Every year my trial results show how plants are rooting more successfully into undisturbed soil. No dig carrots are a graphic example –  mostly longer, fatter and with more colour. Carrots from the dig bed tend to be paler, and their leaves less glossy.

Rooting downwards is clearly easy for plants when soil is left undisturbed. The parsnip in the photo above shows us the different qualities of soil at deeper levels – it has rooted through unloosened clay at depth.

New no dig, February onwards in 2021

I bought a field in January 2021, with no intention to do so until six weeks earlier. I had no plan and felt pretty daunted by the prospect of such a big new area, of 3600m² / 0.9 acres.

The soil is heavy and would be sticky if dug or ploughed. It’s silt over clay. We laid the first launchers or covers during very wet weather, starting in February. No mud stuck to out boots. Then by April it was very dry, and the mulches were conserving moisture in the soil.

The top part is my new area of land, is bigger than Homeacres existing and is rough pasture at this point
A soil sample in January, excellent silty loam sits above clay subsoil
Progress of mulching with cardboard, compost and polythene by early May

This video in late September 2021, Michaelmas day, shows the transformative effects of no dig.

No dig is brilliant for heavy soils

Clay is dense, but also structured thanks to soil life, and results are best when this structure is left alone. Soil texture changes only gradually as one descends into undisturbed soils, without the sharp variations caused by cultivations. Water drains evenly downwards after rain, while moisture can also travel upwards in dry conditions.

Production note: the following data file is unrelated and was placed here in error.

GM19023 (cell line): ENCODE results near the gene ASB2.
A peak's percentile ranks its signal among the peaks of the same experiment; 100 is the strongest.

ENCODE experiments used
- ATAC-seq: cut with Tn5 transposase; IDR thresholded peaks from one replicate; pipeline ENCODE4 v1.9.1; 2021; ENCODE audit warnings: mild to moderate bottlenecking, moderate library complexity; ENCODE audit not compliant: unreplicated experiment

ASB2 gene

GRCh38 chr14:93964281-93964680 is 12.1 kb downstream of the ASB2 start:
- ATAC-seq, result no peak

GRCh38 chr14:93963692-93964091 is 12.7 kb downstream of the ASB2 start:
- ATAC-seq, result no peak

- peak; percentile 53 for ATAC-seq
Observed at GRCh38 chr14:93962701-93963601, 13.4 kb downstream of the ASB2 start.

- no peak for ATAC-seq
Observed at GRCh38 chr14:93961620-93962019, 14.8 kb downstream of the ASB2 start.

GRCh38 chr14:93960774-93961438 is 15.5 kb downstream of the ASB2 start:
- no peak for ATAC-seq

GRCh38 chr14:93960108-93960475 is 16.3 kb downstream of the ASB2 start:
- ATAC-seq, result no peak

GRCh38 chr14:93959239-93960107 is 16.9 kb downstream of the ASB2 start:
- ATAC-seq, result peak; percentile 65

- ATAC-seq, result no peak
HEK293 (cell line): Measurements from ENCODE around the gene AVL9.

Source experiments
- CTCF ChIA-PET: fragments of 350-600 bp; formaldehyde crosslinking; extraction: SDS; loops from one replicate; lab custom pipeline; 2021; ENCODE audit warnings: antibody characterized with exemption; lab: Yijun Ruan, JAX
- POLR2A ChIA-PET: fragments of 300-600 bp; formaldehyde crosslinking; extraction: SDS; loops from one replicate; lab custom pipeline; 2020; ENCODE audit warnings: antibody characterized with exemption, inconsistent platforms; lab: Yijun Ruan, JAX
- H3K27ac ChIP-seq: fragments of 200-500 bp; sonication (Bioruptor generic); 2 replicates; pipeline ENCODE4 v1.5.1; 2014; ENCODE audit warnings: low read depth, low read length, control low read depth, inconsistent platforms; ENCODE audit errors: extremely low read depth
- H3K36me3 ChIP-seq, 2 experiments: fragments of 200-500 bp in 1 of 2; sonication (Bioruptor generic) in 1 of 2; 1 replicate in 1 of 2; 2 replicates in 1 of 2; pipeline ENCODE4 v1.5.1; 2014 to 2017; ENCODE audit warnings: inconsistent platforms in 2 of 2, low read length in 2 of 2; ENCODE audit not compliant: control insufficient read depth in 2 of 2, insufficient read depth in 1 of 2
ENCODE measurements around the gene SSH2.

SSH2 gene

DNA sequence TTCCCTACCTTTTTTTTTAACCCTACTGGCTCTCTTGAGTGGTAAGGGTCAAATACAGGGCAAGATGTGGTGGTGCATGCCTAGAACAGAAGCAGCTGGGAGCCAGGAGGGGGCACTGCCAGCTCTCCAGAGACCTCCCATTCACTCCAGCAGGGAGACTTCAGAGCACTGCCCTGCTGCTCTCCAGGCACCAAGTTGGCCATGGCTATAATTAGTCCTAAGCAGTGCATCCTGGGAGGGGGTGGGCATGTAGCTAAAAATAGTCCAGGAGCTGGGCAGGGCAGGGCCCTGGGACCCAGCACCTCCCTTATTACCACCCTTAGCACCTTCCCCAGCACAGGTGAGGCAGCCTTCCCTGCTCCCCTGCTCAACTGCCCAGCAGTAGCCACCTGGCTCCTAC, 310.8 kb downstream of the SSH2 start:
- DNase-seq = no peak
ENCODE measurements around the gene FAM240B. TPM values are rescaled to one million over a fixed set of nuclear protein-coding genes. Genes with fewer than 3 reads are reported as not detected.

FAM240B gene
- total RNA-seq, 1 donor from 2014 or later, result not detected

I observe how good the drainage is at Homeacres, and this was illustrated by a storm which produced 72 mm (2.8 in) of rain over 43 hours, between 19 and 21 November 2016. Then again by another 52 mm (2 in) of rain in four hours on 11 August 2019.

Excellent drainage on no dig paths
After 72 mm rain in 43 hours, the paths are free of water – only the unmulched edge has water lying on the surface
Some water lying after a storm
After the heavy rainfall, this is the only part of Homeacres’ cropped area with any surface water – and only for an hour or two

The first storm was on saturated soil and the second on dry soil, both of which can cause problems. Homeacres has a dense silt soil, and the photos show water lying on grass edges but not in the main garden at all, even on paths where I had been pushing heavy wheelbarrows. The only area of water on paths was near to an old greenhouse, where there may be some concrete deeper down. However growth is good there, and it’s not worth digging a hole to attempt any remedy.

Nutrients are held in the soil organic matter

Any rain water not used by plants just drains through, and sometimes people worry that nutrients are being ‘leached’ (carried and lost) downwards, especially in winter. However this is just not true; if it were, Homeacres would not crop as it does – throughout a whole year and after just one application of compost.

  • The key understanding is that nutrients in compost, and nutrients in soil which have been processed/excreted by soil organisms, are not water soluble.

Compost is not fertiliser and I urge you not to think of it in those terms (see Lesson 14).